Life before the pandemic has constantly given us thorns, triggers, and reasons to question our mental health stability. We’ve gone from failed business to failed relationships to loss of a loved one to disabling illnesses, etc. We’ve been managing or probably struggling to keep our balances and then the COVID-19 wave hits.

Unfortunately, the pandemic came with many extensions. Many have lost their jobs, some have been forced into unexpected long-distance relationships. Others have lost their loved ones and even denied the privilege of spending their last moment with them while some are struggling with WFH.

These are all life dishes served at different temperatures, and whatever the situation, we must strive to stay strong. This too shall pass. Sequel to this, I was invited by the board members of Circle of Sages to talk to its members on “managing your mental health amidst the COVID-19 pandemic”. Circle of Sages is an online community of over 300 young adults with a predominant age range of 23-30 and slight predominance of females (54.0%) and students (41.7%).


Within the two hours spent on this lecture, I took a quick poll to assess the common mental health concerns of my hosts. The majority (66.7%) of the respondents noted that their mental health concern is laid primarily on Anxiety and Depression. Here’s the chart below:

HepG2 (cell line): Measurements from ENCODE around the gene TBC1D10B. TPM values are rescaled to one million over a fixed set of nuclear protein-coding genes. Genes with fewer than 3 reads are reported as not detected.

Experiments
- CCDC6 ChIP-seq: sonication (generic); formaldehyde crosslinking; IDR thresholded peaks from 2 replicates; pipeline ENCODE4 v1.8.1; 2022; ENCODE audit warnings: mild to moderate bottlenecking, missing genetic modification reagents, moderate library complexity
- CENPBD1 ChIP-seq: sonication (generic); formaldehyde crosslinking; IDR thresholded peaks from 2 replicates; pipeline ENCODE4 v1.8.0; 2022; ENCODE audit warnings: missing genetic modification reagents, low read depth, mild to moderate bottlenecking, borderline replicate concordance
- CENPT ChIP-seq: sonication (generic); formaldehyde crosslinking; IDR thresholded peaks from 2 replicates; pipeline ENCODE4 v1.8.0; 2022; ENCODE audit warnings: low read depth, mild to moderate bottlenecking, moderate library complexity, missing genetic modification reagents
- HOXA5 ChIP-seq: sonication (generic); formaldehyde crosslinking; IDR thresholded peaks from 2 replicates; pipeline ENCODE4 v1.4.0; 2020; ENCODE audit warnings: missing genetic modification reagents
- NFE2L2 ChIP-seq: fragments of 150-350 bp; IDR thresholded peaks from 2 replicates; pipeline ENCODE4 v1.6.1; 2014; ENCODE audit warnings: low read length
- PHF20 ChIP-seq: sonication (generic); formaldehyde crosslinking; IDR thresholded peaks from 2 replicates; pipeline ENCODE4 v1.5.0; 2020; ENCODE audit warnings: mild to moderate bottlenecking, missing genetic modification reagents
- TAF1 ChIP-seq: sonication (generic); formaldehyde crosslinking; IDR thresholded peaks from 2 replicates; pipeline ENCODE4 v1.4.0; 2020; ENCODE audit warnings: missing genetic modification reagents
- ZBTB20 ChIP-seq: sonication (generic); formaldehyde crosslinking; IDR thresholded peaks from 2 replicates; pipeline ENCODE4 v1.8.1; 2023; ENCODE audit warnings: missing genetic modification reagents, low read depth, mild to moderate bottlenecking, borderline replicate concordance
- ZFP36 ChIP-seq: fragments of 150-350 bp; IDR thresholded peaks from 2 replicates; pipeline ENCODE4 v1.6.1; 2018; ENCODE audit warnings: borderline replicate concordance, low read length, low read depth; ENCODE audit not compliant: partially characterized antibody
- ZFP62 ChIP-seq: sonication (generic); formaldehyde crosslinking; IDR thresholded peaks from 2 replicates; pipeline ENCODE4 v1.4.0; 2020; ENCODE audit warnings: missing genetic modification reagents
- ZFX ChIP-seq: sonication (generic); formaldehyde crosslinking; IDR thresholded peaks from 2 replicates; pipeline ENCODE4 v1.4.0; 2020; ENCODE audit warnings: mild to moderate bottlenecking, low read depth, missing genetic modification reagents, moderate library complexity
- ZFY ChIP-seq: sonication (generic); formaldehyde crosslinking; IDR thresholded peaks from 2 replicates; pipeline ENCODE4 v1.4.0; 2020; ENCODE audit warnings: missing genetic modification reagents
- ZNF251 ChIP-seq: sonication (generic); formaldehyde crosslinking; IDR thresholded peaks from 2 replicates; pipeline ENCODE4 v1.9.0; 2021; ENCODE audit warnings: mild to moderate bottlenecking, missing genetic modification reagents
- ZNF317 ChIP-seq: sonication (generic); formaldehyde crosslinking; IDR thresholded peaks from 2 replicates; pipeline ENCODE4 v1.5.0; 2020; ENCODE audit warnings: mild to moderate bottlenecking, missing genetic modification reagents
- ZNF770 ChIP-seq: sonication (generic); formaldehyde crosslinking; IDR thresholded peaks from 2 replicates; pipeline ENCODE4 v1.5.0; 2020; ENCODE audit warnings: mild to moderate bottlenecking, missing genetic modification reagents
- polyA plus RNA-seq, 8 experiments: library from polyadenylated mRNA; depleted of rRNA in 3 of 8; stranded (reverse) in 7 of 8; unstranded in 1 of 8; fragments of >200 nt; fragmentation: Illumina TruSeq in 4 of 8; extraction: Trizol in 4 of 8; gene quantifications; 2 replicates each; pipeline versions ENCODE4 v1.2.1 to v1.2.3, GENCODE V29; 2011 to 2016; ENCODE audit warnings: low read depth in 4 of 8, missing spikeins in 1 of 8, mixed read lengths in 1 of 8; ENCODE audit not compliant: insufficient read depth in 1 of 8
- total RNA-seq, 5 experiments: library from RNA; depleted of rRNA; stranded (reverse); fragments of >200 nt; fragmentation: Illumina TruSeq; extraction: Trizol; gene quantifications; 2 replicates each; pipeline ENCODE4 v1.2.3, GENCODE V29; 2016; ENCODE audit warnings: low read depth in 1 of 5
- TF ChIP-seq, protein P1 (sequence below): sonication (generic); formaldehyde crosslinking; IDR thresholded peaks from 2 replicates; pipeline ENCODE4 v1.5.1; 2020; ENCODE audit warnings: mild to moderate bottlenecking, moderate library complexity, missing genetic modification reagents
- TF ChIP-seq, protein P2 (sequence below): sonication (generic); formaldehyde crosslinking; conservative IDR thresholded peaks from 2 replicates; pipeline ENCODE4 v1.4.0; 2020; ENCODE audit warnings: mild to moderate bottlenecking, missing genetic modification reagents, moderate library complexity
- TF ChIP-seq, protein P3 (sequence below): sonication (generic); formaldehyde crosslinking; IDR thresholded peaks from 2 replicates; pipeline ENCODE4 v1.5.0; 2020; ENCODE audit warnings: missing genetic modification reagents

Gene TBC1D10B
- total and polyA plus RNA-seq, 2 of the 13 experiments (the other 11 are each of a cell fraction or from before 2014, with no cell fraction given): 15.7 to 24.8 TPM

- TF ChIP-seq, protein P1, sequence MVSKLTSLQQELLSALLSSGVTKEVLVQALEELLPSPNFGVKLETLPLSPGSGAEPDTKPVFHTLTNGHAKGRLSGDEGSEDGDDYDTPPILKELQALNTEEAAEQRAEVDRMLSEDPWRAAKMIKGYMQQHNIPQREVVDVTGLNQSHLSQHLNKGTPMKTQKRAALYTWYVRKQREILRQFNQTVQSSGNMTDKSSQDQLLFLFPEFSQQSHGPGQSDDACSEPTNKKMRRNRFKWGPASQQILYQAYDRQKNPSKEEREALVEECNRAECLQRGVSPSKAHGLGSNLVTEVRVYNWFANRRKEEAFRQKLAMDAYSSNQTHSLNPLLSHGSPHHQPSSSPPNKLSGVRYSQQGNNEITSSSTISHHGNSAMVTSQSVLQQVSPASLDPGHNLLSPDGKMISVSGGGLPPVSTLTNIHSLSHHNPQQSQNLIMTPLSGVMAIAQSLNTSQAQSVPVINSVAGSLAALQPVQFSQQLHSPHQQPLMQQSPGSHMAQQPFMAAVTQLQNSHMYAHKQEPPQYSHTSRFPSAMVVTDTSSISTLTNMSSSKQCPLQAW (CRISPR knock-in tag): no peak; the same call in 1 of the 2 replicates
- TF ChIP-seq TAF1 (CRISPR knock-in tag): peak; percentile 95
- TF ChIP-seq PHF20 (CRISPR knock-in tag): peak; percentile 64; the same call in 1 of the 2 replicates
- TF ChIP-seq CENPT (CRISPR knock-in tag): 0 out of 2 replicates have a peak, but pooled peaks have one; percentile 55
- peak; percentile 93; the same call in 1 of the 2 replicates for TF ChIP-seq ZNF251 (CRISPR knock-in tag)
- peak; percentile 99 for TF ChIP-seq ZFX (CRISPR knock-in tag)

Now, let’s drive through the nuggets I discussed with my hosts on the topic:


1. Minimize watching, reading or listening to news that cause you anxiety or distress

This should be a major tip for persons experiencing anxiety. When one spends enormous time on a phenomenon, that phenomenon takes up a major part of their thought. If the news isn’t great, it tends to cause either anxiety or depression. So, it’s simple, stay away from what gives you distress.

2. Access information only from verified sources

Unfortunately, we tend to underestimate the gravity of the consumption of wrong information from various sources. During the Ebola outbreak in Nigeria six years ago, a broadcast went viral via WhatsApp within a very short time. The message was simple but deadly: to prevent or kill the Ebola virus, bath with salty water. People not only bath with salty water, but they also drank it and within a round of 24 hours, we recorded a nationwide spike of medical emergencies secondary to this singular act. It’s 2020 with the Corona virus and we’re now consuming different information again. In fact, about six weeks ago, we also had medical emergencies in Nigeria due to the overzealous consumption of Chloroquine.